If you can't beat them, co-brand them. Carl's Jr. and Hardee's rolled out a new line of under-500-calorie turkey burgers this week designed through a partnership with Men's Health. The perennial (unintentional) star of the magazine's Eat This, Not That, is looking to offer a healthier option for men. The problem is that in comes with the same packaging and a tired concept. And so here are the top five reasons that you won't remember that Carl's Jr. once sold turkey burgers.
5. Men are shallow, not stupid. We will watch the ad above repeatedly. We will not be motivated to purchase a turkey burger by said ad. At cocktail parties, we will lament that advertising geared toward men is striving for the lowest common denominator. Then we will continue to watch the ad repeatedly.
4. The turkey burger fad is over. This would have been a big deal two decades ago, but most people have eaten a turkey burger by now and understand why they've never been a mainstream offering.
3. Carl's Jr. is outside its wheelhouse. You dance with the overstuffed, two-handed burger that brought you into people's cars and expanding waistlines. You don't attempt to slap some teriyaki sauce, pineapple and Swiss cheese on a charbroiled patty and expect to change overnight.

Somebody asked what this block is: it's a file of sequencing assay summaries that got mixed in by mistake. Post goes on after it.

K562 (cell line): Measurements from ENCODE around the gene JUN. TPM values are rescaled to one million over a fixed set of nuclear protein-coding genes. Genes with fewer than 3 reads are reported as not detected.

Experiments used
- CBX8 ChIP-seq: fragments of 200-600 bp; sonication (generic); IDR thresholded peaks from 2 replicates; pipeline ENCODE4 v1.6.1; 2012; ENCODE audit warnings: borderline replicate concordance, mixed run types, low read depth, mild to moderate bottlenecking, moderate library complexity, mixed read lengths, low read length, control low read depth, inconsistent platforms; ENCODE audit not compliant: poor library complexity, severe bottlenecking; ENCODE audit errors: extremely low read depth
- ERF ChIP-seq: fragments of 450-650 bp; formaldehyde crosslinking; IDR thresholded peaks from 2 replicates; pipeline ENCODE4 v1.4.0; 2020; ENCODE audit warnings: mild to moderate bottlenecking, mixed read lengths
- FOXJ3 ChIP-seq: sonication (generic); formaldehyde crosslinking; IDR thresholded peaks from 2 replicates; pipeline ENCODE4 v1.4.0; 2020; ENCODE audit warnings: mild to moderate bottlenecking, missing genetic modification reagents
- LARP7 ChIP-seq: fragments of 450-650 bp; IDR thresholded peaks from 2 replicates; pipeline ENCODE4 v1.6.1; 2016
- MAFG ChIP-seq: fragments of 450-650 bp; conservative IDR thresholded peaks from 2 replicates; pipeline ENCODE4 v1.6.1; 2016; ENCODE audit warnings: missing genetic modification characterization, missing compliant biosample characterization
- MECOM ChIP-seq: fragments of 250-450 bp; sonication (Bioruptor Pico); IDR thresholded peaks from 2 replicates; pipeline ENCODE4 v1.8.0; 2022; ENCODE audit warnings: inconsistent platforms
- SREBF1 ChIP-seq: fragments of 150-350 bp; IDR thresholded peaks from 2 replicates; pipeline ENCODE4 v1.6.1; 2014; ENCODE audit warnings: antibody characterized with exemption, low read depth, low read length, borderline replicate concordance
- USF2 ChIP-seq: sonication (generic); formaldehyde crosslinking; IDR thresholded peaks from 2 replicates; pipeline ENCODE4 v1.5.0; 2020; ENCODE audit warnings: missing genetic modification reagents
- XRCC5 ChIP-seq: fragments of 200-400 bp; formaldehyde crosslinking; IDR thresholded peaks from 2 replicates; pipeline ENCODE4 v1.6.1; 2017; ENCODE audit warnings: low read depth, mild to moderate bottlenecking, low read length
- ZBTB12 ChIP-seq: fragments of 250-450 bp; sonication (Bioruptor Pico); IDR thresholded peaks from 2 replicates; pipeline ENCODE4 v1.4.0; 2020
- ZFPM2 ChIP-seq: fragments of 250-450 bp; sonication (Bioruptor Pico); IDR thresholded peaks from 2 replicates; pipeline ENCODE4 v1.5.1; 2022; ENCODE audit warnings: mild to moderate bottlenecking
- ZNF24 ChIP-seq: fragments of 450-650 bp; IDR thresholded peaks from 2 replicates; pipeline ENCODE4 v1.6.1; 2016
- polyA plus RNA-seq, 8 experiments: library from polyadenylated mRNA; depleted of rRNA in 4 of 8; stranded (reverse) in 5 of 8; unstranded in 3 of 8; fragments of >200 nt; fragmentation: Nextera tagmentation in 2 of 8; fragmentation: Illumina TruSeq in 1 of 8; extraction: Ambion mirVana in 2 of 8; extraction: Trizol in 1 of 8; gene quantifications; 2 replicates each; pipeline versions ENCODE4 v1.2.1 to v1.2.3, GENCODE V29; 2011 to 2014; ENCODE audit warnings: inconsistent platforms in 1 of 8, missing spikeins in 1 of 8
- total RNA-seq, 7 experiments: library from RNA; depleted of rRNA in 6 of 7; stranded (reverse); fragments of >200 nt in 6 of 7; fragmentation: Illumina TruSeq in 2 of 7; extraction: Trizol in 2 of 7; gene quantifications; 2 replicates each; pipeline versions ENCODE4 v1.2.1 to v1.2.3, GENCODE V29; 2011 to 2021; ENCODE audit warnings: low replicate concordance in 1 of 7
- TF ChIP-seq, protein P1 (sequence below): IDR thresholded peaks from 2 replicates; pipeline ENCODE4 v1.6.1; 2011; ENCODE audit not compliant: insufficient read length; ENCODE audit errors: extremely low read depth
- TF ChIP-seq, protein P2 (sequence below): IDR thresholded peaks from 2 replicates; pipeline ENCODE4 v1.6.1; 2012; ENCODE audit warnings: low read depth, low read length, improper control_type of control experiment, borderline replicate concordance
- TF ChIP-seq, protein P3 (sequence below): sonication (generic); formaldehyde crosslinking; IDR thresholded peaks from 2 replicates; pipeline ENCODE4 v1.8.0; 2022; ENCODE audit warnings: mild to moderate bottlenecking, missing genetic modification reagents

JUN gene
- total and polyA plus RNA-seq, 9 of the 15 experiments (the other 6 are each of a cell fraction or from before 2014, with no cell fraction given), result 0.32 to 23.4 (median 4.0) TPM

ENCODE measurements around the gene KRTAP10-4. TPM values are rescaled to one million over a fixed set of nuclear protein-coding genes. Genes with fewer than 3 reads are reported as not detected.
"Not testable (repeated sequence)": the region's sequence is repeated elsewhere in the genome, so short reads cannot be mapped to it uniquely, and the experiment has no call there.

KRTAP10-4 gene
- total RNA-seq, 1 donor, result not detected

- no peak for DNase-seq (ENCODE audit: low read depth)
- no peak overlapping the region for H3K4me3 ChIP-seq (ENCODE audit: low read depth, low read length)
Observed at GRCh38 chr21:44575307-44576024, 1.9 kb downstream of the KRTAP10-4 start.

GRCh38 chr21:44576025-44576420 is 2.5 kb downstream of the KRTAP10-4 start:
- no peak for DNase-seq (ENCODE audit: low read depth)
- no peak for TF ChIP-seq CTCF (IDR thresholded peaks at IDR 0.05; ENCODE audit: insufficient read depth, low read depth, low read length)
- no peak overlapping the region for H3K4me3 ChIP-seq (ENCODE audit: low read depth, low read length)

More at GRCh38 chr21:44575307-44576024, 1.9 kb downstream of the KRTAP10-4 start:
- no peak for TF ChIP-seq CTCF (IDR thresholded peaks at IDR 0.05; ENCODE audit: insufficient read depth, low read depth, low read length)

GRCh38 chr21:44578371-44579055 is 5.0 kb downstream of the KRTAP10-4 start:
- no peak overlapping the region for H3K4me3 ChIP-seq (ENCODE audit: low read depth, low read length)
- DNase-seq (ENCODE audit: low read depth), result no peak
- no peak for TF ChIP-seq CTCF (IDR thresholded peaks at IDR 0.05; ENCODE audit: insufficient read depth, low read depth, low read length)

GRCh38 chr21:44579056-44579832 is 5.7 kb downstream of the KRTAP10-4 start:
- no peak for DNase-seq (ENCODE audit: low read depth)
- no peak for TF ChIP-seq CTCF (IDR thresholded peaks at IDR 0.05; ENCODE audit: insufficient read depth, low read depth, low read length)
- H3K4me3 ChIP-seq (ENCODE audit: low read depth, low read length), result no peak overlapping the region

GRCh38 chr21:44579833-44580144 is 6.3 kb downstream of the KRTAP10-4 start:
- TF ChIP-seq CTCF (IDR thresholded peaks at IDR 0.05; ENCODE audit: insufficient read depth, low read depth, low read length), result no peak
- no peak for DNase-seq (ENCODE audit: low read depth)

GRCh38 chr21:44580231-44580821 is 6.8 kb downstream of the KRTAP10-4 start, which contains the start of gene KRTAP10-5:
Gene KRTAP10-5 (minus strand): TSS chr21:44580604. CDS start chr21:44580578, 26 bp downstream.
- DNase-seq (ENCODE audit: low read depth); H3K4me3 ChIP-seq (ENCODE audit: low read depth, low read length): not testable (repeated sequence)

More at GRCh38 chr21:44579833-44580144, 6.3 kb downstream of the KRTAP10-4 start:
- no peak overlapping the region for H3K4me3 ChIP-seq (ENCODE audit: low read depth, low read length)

2. Calories don't determine fast-food orders. Whether this changes with calories being posted on menus remains to be seen; however, I've never seen someone calculate their calories before deciding whether to upsize a meal.
1. Where's the Carl's Jr. turkey burger? When I read about a Carl's Jr. turkey burger, I expected to see some version of Beer Kitchen's TurDuckEn burger (a chicken patty topped with duck confit and turkey bacon). Carl's Jr. is about making a mistake for lunch, and that mistake is not ordering a "low-calorie" burger.
As always, feel free to share your feelings on whether the turkey burger is here to stay or merely the latest excuse for Carl's Jr. to get a woman in a bikini.